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Mendocino County Today: Sunday, Dec. 10, 2023

Chilly | Beach | Missing Man | Cablecar | Sandbar Watch | Lee Adams | DUI Crash | Tree Tat | Coast Carolers | AV Events | Pet Coal | Huckleberry Jam | Professor Gizmo | Garritson Recital | Inside KZYX | Good Mime | Ed Notes | Yesterday's Catch | Public Utility | Bee Friendly | Water Tunnel | Mediocre Males | Embracing Diversity | Film Illusion | Roslyn Carter | Rat Standards | Next Door | Just Sayan | Ceasefire Menorah | CNN Guidelines | Purple Lobster | Tarawa | Gettysburg | Ivy League | Crazed Youth | University Hate | Love World | Marco Radio | Season's Greetings

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A WEAK FRONT will bring light rain this afternoon and tonight to primarily Humboldt and Del Norte counties. Dry weather is expected to return Monday and continue through much of the week with just a slight chance for rain Wednesday night. More rain is possible next weekend. (NWS)

STEPHEN DUNLAP (Fort Bragg): On the coast this Sunday morning I have a partly cloudy 38F. We might get a shower tonight then the new week is looking dry until next Sunday. It's looking wet after that.

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Seaside Creek Beach (Jeff Goll)

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by Kym Kemp

The remote community of Island Mountain which is approximately two and a half hours from Garberville, should expect a helicopter and searchers today as Scott Graves, a 63-year-old resident and father of three, has gone missing under odd circumstances. His family, local Volunteer Fire Departments, and the Mendocino County Sheriff’s Department will be searching by ground while a helicopter crew and possibly a drone will search his property off Island Mountain Road via the air.

Scott Graves’ daughter, Maygan Graves, told us that the last contact they had with her father was on Monday, December 4. Their concern deepened when her brother, on the afternoon of Thursday, December 7, traveled to Scott’s property to check on him. What he found was both puzzling and worrisome.

Scott Graves

Scott’s truck, parked near his cabin, was locked, with its windows down. Inside the vehicle was one of his dogs. However, Scott Graves himself was nowhere to be found. “His wallet was inside the truck but his ID, hat and some other belongings were inside his cabin,” Maygan told us. “He was no where to be found, along with his phone and key to his truck.”

“We are devastated to hear of his disappearance and would appreciate assistance,” Maygan Graves pleaded.

Scott Graves’ wife, Stacy Graves, although separated from him, expressed her concerns. She explained that her son was supposed to meet his dad but got a text on Monday saying the roads to Scott’s property were too muddy.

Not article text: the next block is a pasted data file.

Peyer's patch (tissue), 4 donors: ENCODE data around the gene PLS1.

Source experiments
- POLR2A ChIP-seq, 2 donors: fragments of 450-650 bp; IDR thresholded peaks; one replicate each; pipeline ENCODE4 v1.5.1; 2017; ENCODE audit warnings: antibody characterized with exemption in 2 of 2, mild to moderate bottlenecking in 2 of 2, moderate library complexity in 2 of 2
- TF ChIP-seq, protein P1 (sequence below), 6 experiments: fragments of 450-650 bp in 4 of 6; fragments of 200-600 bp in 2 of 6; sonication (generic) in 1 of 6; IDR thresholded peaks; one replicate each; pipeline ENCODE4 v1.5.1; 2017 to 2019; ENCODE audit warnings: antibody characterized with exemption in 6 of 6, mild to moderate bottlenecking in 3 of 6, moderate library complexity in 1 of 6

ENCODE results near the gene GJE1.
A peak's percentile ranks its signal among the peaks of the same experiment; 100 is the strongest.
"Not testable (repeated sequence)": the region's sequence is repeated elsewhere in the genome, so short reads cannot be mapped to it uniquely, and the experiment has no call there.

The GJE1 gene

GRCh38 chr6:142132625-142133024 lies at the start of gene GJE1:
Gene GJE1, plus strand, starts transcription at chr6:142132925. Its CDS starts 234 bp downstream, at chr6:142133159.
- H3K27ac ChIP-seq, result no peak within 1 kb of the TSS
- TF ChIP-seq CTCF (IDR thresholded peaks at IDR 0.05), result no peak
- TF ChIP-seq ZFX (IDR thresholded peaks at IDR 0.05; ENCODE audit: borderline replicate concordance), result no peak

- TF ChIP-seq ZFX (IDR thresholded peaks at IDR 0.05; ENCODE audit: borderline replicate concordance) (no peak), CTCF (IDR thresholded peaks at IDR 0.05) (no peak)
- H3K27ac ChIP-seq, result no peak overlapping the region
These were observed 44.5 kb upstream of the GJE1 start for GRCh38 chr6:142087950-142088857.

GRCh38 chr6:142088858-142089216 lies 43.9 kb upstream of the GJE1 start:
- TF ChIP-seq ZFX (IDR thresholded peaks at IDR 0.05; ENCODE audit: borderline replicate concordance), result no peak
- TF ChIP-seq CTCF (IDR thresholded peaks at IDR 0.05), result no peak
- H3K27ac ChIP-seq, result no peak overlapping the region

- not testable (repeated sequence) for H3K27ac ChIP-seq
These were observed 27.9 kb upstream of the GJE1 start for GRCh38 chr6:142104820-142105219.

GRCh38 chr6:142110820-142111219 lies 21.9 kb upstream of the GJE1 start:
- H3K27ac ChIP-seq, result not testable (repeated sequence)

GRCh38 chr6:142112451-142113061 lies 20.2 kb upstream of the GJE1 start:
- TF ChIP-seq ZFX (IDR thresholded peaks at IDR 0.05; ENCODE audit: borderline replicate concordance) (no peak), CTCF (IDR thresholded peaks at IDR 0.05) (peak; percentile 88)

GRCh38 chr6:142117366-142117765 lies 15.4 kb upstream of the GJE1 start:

“We didn’t hear from him after Monday. Our son went out but couldn’t find him. That’s when we filed a missing person report Thursday,” Scott’s wife explained. She said that a Mendocino Sheriff’s deputy told her that his phone pinged from a cell tower in the area on Tuesday.

Search and Rescue teams were dispatched to Island Mountain and began scouring the rugged terrain on Thursday, arriving around noon and searching until 5 p.m., but there was no sign of Scott himself. Inside the cabin, investigators discovered Scott’s identification, but his blankets were missing.

In addition, Scott’s side-by-side vehicle filled with gas was found at the cabin. Adding to the mystery, it was noted that his identification was found inside the cabin near a heater that appeared to have been knocked over, but Scott’s wallet and backpack were found in his locked truck.

Adding to the mystery, Mendocino County Sheriff’s Department’s Detective Logan told KMUD News, that while one dog was loose on the property, one dog had been locked in a vehicle and it “didn’t seem like the dog had ever defecated or urinated inside the truck.”

Today, authorities are starting a helicopter search in hopes of finding clues from the air, and they are also considering the use of drones to expand their search efforts, Stacy told us.

Out of the area search parties are expected to join the efforts tomorrow, Detective Logan said. “There could be 70 to 100 Search and Rescue persons,” he told KMUD News.

As search efforts continue, the family remains on edge, hoping for a breakthrough that will bring Scott Graves back safely.

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On 12-07-2023 at 6:18 PM, Deputies from the Mendocino County Sheriff's Office received a missing person report regarding 63-year-old Scott Graves.

Scott was last heard from by family members on Monday, 12-04-2023, at about 9:30 AM. Scott informed family he had tried to leave his property in the 73000 block of Island Mountain Road in Piercy (California), but it was too wet and the roads were unsafe for travel. Scott informed family he would instead attempt to leave on Tuesday, 12-05-2023.

When family members had not heard from Scott by Thursday, 12-07-2023, they became worried. Family members then traveled to Scott's property, but they were not able to locate his whereabouts. It did not appear Scott had left the property as the majority of his personal belongings and vehicle were at the property.

On 12-07-2023 at about 11:00 PM, Deputies arrived in the 73000 block of Island Mountain Road in Piercy. Deputies and family continued searching for Scott until 3:00 AM but were unsuccessful in located him.

The Sheriff's Office deployed local Mendocino County Search & Rescue resources for a further search during the morning of Friday, 12-08-2023.

Search & Rescue was unable to locate Scott and were deployed again on Saturday, 12-09-2023, and are still actively searching at this time.

Mendocino County Sheriff's Search & Rescue resources are currently in the planning stages for additional searches for Sunday, 12-10-2023, and Monday, 12-11-2023 with the use of Search and Rescue mutual aid resources.

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Good news to report!  Hwy 128 should be reopened within 24 hours.